With so much attention put on the good looks of celebrities, there comes a pressure – especially on women – to measure up. For the better part of the last century, this was seen primarily through our gravitation toward advice that might make us as thin as our favourite stars. Tabloids and women’s magazines alike traded in the valuable stock of articles on how to get abs like Britney, Jennifer Aniston’s toned body or lose post-pregnancy weight like Victoria Beckham. The seemingly insatiable appetite of readers for the weight loss secrets of the stars led to the rise of celebrity trainers and nutritionists – names like Tracy Anderson, Mary Helen Bowers, Jeanette Jenkins and Jackie Warner.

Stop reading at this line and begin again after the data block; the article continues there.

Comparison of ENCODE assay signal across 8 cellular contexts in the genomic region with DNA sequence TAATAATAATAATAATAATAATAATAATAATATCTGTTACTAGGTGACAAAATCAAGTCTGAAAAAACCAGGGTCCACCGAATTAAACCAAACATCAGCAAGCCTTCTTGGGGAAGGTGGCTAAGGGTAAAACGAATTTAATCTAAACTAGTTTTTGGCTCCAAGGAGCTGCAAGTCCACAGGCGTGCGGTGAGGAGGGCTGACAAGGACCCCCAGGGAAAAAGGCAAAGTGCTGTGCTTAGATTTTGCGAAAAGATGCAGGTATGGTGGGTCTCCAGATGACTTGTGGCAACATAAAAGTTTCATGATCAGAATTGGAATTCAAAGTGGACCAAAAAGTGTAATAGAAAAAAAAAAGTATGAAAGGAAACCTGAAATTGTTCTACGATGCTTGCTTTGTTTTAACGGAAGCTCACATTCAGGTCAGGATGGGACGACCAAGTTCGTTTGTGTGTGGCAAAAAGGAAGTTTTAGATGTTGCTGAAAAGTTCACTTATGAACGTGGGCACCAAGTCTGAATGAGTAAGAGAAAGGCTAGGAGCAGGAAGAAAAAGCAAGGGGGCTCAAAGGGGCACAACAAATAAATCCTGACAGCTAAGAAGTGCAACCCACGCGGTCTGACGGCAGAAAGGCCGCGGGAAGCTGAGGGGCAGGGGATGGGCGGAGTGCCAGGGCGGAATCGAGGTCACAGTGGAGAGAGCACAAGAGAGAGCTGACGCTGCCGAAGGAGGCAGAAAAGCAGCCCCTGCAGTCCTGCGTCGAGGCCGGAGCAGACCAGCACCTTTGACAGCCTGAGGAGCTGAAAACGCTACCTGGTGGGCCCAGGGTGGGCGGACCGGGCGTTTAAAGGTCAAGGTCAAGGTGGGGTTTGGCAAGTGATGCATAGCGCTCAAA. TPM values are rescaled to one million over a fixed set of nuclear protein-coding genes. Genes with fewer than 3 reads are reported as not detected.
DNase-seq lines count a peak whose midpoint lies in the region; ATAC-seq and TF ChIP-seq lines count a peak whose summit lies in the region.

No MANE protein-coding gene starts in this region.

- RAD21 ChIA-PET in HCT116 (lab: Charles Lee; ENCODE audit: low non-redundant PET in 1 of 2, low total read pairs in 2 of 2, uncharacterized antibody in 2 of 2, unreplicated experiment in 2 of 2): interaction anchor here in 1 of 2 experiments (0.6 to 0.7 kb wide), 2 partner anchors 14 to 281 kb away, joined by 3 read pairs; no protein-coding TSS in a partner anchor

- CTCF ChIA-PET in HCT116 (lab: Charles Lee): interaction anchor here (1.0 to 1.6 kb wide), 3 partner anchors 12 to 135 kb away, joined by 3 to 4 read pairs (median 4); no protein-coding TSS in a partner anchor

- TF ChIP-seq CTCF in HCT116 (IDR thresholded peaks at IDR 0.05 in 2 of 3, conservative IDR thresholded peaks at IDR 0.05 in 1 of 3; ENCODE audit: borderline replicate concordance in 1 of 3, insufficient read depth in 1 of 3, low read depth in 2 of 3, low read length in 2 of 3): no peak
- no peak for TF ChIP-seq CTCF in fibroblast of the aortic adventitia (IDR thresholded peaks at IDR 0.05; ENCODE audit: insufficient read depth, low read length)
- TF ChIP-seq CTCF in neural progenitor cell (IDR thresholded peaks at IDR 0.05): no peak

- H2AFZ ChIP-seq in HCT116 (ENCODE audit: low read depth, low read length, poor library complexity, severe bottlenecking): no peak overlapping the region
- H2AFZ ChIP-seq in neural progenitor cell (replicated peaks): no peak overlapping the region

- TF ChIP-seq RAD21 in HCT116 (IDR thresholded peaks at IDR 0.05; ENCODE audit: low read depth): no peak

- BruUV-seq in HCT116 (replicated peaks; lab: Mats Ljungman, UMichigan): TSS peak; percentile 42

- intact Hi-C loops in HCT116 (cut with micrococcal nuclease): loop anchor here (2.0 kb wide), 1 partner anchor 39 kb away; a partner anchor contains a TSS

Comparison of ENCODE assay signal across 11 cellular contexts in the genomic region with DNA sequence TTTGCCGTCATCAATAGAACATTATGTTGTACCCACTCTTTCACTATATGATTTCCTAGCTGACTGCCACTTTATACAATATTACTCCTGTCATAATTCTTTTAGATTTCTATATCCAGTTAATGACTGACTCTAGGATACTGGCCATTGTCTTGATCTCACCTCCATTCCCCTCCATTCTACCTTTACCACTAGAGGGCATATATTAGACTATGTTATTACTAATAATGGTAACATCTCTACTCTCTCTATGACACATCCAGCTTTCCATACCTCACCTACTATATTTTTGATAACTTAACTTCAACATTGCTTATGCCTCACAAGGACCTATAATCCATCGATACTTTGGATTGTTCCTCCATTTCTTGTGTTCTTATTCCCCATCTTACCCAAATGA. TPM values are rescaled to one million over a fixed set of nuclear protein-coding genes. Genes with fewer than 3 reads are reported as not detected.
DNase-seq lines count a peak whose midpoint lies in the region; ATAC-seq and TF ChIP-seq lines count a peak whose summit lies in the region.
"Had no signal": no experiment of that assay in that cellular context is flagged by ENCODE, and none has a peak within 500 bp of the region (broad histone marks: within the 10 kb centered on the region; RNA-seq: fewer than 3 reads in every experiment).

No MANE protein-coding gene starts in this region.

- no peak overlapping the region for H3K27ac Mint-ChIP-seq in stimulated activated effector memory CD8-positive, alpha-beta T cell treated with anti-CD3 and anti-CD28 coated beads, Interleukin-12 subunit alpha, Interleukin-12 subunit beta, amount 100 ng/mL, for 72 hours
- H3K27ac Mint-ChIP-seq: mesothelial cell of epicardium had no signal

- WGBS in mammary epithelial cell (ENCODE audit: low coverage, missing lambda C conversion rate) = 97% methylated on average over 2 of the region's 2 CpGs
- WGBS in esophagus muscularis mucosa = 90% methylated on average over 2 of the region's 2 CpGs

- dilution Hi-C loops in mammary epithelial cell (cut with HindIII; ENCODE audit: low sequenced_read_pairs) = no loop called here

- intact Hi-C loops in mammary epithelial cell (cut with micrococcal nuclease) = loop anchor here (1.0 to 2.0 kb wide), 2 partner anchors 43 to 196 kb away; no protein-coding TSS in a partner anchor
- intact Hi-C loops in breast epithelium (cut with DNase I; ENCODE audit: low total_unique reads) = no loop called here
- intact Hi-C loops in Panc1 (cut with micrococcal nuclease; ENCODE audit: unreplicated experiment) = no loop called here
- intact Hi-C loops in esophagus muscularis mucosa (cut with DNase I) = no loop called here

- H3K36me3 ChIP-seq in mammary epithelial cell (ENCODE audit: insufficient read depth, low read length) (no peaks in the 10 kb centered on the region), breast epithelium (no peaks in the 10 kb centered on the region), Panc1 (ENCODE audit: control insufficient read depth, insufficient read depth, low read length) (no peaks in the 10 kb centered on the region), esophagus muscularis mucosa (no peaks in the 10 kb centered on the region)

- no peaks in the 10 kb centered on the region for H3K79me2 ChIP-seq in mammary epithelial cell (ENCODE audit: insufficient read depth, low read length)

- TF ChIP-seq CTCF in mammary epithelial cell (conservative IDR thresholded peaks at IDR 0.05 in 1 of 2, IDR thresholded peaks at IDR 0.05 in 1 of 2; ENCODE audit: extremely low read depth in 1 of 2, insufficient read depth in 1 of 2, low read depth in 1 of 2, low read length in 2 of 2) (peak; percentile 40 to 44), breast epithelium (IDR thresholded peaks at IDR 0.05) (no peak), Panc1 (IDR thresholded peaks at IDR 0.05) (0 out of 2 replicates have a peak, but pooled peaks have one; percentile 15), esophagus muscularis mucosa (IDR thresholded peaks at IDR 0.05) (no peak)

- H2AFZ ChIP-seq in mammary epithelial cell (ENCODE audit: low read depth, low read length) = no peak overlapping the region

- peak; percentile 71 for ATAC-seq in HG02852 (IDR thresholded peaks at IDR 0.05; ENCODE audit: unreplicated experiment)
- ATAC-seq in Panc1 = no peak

Then, there were celebs like Gwyneth Paltrow, Alicia Silverstone, Bethenny Frankel and Mario Lopez who became pseudo nutritionists raking in millions from their privileged physiques and apparent willingness to share their wisdom with the world. This often led to suspect advice like surviving on almost nothing but cabbage soup (Sarah Michelle Gellar), eating baby food (Lady Gaga), obsessing over green juice (Paltrow) and eating nine 60-calorie cookies a day (Snookie).